Riverside Medical Clinic is the largest physician-owned practice in California. It is a multi-specialty enterprise that has more than 170 providers and sees more than 400,000 patient visits a year. As such, it has a great need to communicate with myriad patients on a daily basis, no matter the location.
So Riverside recently implemented a patient communications platform that uses bidirectional text messaging and features integration with its Epic practice management system for patient engagement and intervention.
Riverside piloted the WELL Health system at three practices in one location and decided to expand to more than 85 practices across seven locations after being live for just two weeks. The health system was live across the enterprise within a month.
There are many players in the patient communication systems space. These include Avaya, HealthGrid (part of Allscripts), Klara, Lua Technologies, PatientlySpeaking, and West.
Riverside went with the text messaging system for several reasons, one of which was to reduce its no-show rate. Immediately after go-live, across the three pilot locations, about 10 percent of patients weren't coming to their appointments; just one month after go-live, that number was down to three percent.
Further, the health system saw a sizable reduction in call volume (600 fewer calls over the course of a year) and big improvements in patient confirmation stats. In 2017, 29.5 percent of patients confirmed their appointments with the interactive voice response system and 86.2 percent of those appointments were completed; in 2018, 94.5 percent of patients confirmed their appointments with the bidirectional text system, and 91 percent of them were completed.
Those numbers clearly suggest a consumer preference for text messaging over phone calls.
"The problem we were trying to resolve was getting a hold of our patients in an expedient manner without having to do redundant work," Diego Galvez-Ramirez, director of patient support services at Riverside Medical Clinic, said. "We wanted to give time back to our staff. A big frustration was not having enough time for staff to accomplish their duties."
Riverside saw that it was making multiple calls, trying to reach patients without success. Even when it left messages, it was not receiving call-backs. It was assigning additional staff hours to having them manually call patients. This took from other areas that deserved the additional hours.
The WELL Health system is a side-by-side program that uses real-time information from the practice management system to send out messages to patients, whether in text message, phone call or email format. It recognizes the patient's preferred method of contact and reaches out accordingly. The system uses existing phone numbers, which makes it transparent to patients as they see that they are receiving a text message or call from their doctor's office.
Patients use it as any other regular text message system and simply text back. If they have their physician's phone number as a contact, they can also text their office on request. Another key factor is that a bidirectional communication platform is something that many other healthcare organizations do not offer, so Riverside is able to carry on a text conversation with patients where other practices cannot, said Galvez-Ramirez.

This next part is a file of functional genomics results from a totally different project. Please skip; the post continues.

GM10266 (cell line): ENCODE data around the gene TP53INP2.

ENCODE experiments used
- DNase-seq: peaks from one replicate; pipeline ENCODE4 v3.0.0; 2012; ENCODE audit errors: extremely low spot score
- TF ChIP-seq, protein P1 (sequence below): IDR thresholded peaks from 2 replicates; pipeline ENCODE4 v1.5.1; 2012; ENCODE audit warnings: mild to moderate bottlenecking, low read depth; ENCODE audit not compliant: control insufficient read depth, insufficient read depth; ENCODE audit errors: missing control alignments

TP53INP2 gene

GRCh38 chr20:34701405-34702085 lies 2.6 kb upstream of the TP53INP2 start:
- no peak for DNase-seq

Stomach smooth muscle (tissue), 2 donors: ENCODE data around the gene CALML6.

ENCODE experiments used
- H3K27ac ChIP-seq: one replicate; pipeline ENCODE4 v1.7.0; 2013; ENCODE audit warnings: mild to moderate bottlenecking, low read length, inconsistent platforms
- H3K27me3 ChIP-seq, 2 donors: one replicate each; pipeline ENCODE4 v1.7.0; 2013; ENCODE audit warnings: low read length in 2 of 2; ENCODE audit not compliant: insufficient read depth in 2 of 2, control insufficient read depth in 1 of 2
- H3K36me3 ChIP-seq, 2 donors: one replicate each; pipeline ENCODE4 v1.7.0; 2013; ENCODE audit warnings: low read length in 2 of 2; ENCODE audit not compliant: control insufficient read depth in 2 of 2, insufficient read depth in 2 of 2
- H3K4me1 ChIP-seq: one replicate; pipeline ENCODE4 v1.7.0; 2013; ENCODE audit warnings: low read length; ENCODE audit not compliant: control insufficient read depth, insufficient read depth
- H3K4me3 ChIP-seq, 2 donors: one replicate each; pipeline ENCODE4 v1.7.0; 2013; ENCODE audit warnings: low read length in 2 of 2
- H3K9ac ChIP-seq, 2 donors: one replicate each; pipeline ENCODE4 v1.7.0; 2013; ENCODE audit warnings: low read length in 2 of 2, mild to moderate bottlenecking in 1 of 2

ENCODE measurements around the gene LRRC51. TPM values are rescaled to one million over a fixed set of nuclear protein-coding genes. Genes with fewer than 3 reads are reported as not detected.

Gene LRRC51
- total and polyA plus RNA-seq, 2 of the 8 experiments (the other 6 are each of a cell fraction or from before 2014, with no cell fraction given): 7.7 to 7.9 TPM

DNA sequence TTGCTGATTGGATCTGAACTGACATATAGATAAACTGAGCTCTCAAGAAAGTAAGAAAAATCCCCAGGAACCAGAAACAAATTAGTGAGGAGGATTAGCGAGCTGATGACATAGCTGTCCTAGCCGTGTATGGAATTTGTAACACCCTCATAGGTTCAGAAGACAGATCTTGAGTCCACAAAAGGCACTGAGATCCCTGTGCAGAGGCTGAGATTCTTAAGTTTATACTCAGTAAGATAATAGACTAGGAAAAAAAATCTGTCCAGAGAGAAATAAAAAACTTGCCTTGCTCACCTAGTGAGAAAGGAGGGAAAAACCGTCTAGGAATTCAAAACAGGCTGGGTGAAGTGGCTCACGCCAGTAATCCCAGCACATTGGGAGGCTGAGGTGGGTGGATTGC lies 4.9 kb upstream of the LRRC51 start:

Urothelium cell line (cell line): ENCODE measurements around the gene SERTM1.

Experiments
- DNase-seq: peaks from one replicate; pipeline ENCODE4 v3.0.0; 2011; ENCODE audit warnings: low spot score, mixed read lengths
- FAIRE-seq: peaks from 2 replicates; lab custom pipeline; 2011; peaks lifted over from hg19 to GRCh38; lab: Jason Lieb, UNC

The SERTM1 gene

Riverside uses the text system in a number of ways. It sends appointment information once the appointment is booked, three-day reminders of appointment and a one-day reminder if appointment isn't confirmed. It also can receive text messages from patients that are forwarded, send out bulk announcements of appointments needing to be rescheduled due to an unexpected circumstance and respond to patient appointment requests and other questions unrelated to medical care.
All scheduling staff uses the system, about 95 daily active users.
One example of the text system in use involved a patient in the hospital getting sent an appointment confirmation. The patient's adult daughter responded to the appointment confirmation reminder by canceling the appointment. Aside from canceling, she sent a message that her mother was very ill and was in the hospital and her prognosis was not positive.
Knowing that the patient was in the hospital and was very ill, Riverside looked to see if there were any other upcoming appointments and asked the patient's daughter if she wanted to cancel the remaining appointments, to which she replied yes. The clinic then asked if there was anything else that the family needed and told the daughter that it would send a message to the mother's primary care doctor, notifying the them that the patient was very ill in the hospital.
"The daughter was very thankful for our action and caring attitude," Galvez-Ramirez said. "We were able to contact a patient that was gravely ill and whose family might not have remembered to cancel their appointments. No obtrusive phone conversations were needed during this delicate time and we were there to offer any assistance needed. We were able to offer peace of mind to the daughter in a manner that she appreciated."
It's difficult to not notice that everyone in the world is connected to their cell phones, he added.
"Most of the time, the cell phone is not used to make phone calls," he said. "You have to adapt to the new ways that your patients want and are used to communicating. In our environment, you also have to be quick to respond to your patients. No patient wants to spend unnecessary time on a phone call. Being able to send them their appointment to their phone is not only a new concept, it's an expectation."
Being able to have a bidirectional form of communication via text messaging is also an expectation of many patients, he said, and this form of communication is very efficient from both a patient and a business standpoint.